- Expert on diplomacy in Eastern Europe, modern Eastern Europe, and interwar and wartime relations
- Published the first English language book on Polish foreign policy in 1938-39
- 2000: Awarded the Polish Cross of Merit for Scholarly Cooperation with Poland by the President of Poland
- 2000: honored for her scholarly publications on Polish History by the History Institute of Gdansk University and the City of Gdansk
- 2007: Polish Institute of Arts and Sciences in America the Distinguished Achievement Award for her work editing the book Katyn: A Crime Without Punishment
Anna M. Cienciala, Professor Emeritus of History and Russian & East European Studies, has served as an outstanding scholar and representative of the University of Kansas. An expert in the field, particularly on diplomacy in Eastern Europe, modern Eastern Europe, and interwar and wartime relations, with an emphasis on Poland where she experienced as a child much of the turmoil she teaches, she has been recognized for her work internationally.
Her education was received from a diverse collection of countries, including Poland, France, England, the U.S., and Canada. She received her BA from Liverpool in 1942, her MA from McGill in 1955, and her PhD from the University of Indiana in 1962. She taught European, primarily East European, History at the University of Ottawa (Canada) from 1960-61 and the University of Toronto from 1961-65 prior to joining the KU Department of History in the Fall of 1965. In the course of Professor Cienciala’s academic career, she has received awards from the NEH, Fulbright, IREX, ACLS, and the Hall Center at KU.
Dr. Cienciala is the author of the first book published in the English language on Polish foreign policy in 1938-39 based on Polish archival sources (London) and published western sources accessible at the time: Poland and the Western Powers 1938-1939. A Study on the Interdependence of Eastern and Western Europe. She wrote the book in 1968 based on Polish archival sources found in London and published western sources accessible at the time. She has also published one other book, edited 4 more books, and published nearly 40 academic articles in U.S., Polish, and German historical journals. On November 28, 2007, at the Awards Ceremony held in the Polish Consulate General in New York, she received from the Polish Institute of Arts and Sciences in America the Distinguished Achievement Award for her work editing the book Katyn: A Crime Without Punishment.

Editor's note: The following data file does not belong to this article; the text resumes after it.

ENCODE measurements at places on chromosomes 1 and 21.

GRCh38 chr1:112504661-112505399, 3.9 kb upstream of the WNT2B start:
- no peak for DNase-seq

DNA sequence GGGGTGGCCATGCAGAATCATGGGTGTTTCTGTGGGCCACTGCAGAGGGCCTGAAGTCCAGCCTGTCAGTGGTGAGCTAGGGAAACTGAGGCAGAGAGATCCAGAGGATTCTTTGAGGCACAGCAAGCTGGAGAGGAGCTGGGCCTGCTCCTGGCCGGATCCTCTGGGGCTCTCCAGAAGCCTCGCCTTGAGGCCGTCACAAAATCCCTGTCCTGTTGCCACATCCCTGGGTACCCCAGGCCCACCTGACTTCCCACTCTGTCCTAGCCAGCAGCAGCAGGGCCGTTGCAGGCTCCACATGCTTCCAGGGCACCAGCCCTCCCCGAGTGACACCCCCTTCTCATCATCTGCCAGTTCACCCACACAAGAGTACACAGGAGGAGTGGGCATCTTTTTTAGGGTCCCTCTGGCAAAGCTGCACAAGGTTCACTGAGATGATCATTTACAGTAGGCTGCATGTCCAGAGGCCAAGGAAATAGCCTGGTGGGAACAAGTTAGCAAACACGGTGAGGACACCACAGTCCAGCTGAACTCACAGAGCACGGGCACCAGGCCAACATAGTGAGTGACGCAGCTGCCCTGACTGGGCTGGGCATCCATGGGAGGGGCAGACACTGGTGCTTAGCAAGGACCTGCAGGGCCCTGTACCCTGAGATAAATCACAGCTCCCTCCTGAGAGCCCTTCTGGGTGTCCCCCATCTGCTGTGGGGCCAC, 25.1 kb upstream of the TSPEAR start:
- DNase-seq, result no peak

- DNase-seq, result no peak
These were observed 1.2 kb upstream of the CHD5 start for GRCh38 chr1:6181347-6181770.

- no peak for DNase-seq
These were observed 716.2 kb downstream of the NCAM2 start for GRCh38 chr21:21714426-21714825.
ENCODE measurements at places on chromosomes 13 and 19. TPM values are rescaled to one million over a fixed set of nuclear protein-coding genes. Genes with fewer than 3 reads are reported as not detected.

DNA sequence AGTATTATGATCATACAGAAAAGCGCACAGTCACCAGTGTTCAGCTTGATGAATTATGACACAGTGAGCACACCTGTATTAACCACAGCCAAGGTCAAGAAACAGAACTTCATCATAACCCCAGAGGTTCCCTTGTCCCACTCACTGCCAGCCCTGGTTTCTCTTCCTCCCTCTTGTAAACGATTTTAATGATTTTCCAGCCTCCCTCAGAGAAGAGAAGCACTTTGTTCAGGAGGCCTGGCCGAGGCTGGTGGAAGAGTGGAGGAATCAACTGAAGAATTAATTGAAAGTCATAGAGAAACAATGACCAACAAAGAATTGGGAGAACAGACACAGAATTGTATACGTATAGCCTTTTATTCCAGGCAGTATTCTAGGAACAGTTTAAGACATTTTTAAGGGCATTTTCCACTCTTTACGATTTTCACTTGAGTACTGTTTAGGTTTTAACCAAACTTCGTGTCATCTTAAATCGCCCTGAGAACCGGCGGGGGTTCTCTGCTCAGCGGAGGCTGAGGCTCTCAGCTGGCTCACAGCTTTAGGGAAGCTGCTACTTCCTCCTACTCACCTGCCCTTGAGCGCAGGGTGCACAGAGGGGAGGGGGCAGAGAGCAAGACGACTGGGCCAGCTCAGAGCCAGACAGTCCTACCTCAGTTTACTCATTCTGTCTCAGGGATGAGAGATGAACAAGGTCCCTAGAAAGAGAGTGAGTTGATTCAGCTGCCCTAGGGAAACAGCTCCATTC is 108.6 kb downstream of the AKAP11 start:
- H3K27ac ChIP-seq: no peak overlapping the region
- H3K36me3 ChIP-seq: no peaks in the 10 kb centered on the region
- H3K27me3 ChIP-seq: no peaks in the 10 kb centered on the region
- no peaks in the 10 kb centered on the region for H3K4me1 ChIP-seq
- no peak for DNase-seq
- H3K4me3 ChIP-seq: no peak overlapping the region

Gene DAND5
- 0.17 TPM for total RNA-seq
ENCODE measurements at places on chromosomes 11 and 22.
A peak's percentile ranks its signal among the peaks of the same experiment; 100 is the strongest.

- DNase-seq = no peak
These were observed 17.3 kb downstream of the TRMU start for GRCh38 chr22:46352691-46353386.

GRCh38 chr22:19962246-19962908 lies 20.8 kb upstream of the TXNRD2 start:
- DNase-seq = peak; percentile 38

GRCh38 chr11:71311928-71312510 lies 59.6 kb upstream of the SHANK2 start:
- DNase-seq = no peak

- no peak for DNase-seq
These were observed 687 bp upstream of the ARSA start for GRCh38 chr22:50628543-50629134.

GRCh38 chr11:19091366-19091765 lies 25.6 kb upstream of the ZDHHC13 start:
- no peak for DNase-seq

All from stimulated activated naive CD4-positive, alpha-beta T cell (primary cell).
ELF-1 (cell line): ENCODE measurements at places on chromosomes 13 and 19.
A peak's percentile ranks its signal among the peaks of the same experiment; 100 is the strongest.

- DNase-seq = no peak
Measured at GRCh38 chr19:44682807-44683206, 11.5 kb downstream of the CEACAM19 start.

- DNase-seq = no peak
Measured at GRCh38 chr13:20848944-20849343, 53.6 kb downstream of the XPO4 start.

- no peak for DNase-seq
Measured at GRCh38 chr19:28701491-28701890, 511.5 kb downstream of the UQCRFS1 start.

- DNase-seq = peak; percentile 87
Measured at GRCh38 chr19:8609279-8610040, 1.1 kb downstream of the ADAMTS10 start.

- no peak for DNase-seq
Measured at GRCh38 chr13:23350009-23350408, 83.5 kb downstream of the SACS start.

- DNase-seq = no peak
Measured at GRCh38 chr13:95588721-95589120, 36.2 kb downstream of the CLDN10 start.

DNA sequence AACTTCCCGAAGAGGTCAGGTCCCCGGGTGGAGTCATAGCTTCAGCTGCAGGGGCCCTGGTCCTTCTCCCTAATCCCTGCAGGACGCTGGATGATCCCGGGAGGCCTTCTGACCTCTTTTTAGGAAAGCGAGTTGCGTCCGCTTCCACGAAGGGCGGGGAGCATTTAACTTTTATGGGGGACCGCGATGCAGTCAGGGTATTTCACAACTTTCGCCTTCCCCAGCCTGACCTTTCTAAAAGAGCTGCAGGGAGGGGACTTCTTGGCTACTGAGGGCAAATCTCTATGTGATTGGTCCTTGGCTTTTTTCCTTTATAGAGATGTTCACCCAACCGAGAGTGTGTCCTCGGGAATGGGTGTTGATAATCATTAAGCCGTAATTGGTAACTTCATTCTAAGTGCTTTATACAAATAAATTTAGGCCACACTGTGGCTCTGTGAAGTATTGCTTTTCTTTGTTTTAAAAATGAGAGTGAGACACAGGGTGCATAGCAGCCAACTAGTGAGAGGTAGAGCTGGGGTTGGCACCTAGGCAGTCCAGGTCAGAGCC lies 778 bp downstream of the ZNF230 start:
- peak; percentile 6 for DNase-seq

Professor Cienciala was honored in June 2000 for her scholarly publications on Polish History by the History Institute of Gdansk University and the City of Gdansk, her birthplace. She was also awarded the Polish Cross of Merit for scholarly cooperation with Poland by the President of Poland.
In one Lawrence Journal-World article, Dr. Cienciala is quoted regarding the extensive amount of time she devotes to her research projects as saying, “Historians need patience, because, like good wine, good history also takes time.” She retired as a Professor of History in June 2002, but remains involved with the Center for Russian, East European, and Eurasian Studies at the University. She continues to actively research and develop/instruct internet courses on Modern Eastern Europe.
- I should have concentrated more on publishing than on teaching. The best time to do research and publish in History is up to the age of 50, before your energy level goes down.
- Don't worry if some students don't get it; some are just not interested in your field or most other fields offered at KU. These students just want a degree to earn more money, and will do as little work as possible to get it.